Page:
April 26, 2005 | Graham

Joh Bjelke-Petersen’s most significant contribution to agriculture

Curiously, in all the tributes to Joh Bjelke-Petersen, no-one has mentioned his significant contribution to Queensland agriculture.
Press releases have lauded his long reign. They have credited him with starting Queensland’s coal industry. He is given the credit for the state’s tourism industry, and significantly raising the mean age by abolishing death duties. Joh was even apparently a feminist, creating the first woman cabinet minister in Queensland’s history. We know about his successful battle with polio.
Some things have been understandably ignored, such as his support for cancer fraud, Milan Brych, or the Horvath hydrogen engine. His enemies have dwelt on his record on human rights and democratic principles and institutions.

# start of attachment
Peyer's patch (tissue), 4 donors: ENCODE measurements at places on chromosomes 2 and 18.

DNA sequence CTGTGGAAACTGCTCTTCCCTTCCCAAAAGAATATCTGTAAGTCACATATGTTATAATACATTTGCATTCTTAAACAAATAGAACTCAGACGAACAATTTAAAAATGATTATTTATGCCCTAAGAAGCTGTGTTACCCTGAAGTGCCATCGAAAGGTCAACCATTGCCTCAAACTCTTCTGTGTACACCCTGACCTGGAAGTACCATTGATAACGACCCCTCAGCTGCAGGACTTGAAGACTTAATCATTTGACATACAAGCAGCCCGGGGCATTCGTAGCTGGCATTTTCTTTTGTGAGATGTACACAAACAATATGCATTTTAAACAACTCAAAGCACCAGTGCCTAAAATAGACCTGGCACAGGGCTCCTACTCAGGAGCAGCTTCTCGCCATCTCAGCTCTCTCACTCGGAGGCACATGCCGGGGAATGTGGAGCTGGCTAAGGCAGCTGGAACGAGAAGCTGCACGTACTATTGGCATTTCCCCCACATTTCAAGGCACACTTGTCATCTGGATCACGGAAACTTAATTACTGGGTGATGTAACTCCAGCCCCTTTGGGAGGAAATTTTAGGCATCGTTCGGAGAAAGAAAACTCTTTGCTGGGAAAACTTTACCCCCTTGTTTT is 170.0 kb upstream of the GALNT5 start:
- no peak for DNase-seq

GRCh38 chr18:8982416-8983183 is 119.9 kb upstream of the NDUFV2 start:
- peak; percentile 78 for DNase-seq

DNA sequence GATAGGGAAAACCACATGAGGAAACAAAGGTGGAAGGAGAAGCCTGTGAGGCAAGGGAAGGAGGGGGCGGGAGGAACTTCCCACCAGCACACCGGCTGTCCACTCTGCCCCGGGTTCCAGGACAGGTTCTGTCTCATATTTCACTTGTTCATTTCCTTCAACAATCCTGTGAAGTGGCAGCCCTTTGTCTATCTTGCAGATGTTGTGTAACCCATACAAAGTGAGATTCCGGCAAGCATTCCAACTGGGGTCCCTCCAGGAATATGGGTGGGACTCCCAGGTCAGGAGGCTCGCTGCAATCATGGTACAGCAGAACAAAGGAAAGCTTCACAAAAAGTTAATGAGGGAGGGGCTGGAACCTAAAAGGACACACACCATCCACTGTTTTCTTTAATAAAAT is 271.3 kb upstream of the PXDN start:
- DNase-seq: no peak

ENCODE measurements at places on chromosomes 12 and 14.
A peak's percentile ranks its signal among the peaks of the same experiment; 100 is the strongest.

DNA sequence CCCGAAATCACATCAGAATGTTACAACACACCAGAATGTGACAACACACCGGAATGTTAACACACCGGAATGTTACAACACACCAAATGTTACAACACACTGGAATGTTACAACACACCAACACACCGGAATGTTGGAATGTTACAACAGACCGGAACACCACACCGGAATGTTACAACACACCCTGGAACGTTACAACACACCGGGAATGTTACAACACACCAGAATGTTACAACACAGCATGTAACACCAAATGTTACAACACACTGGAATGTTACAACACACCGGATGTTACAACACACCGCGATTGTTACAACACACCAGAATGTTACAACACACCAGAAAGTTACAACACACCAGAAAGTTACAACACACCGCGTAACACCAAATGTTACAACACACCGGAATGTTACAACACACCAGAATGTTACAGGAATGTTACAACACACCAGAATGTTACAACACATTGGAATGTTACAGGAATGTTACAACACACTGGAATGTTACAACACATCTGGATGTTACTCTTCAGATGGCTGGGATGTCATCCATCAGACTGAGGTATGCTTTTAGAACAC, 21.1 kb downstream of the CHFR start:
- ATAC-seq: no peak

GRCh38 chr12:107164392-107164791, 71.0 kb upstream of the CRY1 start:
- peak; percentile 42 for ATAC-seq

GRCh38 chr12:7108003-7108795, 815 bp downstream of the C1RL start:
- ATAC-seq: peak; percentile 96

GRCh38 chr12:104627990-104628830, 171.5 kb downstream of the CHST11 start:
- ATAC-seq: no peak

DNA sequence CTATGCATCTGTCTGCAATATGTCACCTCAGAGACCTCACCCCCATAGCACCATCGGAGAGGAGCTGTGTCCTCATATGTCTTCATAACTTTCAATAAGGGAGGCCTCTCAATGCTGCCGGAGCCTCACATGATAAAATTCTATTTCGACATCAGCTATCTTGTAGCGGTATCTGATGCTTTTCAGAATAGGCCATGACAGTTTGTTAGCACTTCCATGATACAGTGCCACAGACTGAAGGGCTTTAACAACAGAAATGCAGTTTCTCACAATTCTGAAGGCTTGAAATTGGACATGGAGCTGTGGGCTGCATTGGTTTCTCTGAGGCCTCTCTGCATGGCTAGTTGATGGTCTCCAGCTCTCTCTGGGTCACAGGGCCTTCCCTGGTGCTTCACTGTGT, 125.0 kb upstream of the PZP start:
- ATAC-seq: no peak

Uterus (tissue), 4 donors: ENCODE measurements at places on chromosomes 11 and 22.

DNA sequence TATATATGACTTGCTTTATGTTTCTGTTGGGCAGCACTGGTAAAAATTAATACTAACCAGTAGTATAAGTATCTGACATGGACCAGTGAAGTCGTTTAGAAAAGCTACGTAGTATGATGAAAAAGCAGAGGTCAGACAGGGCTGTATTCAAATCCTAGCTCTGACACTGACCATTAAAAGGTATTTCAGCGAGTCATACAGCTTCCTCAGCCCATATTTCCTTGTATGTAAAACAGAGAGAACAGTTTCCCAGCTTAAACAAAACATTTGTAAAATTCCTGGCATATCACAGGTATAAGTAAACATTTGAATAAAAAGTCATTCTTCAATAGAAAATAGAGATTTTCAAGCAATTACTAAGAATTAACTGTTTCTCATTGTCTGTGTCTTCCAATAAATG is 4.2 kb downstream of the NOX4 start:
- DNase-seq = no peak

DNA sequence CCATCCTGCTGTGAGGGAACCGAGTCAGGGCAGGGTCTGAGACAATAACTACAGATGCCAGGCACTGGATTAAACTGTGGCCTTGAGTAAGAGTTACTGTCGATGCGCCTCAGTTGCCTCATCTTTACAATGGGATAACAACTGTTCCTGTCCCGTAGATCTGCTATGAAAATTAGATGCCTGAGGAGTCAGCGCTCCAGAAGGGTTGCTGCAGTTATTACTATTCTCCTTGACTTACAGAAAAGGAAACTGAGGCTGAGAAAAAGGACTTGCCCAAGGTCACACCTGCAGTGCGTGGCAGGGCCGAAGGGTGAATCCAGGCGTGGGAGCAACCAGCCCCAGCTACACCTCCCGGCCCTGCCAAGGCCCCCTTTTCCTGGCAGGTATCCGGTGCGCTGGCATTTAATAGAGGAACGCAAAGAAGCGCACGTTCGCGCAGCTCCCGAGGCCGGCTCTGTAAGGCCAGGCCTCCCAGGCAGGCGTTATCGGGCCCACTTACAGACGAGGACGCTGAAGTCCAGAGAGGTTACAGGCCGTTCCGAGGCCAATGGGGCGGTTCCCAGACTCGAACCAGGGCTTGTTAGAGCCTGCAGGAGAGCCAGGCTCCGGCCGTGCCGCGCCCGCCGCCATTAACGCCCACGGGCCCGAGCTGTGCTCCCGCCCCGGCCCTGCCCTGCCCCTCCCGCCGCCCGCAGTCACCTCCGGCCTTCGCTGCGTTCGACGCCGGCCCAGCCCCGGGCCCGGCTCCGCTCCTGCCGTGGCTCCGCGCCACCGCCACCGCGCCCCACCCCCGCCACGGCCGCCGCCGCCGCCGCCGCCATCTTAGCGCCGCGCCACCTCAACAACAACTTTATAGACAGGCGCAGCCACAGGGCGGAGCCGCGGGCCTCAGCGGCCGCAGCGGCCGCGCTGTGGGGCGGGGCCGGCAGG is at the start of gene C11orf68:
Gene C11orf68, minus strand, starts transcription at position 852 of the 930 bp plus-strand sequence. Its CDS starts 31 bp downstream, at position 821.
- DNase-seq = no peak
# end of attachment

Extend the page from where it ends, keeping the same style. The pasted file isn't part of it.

But why has no-one mentioned Joh’s contribution to agriculture? Joh entered parliament a wealthy man because of a very simple idea. He realised that if you attached a chain to two D9 tractors and dragged it between them you could clear a lot of brigalow scrub. This simple device allowed thousands of acres of Queensland brigalow to be opened for farming. Not an intricate idea, but it had a huge impact, some good and some bad, and it typifies the man for me.

Posted by Graham at 9:26 am | Comments Off on Joh Bjelke-Petersen’s most significant contribution to agriculture |
Filed under: Australian Politics

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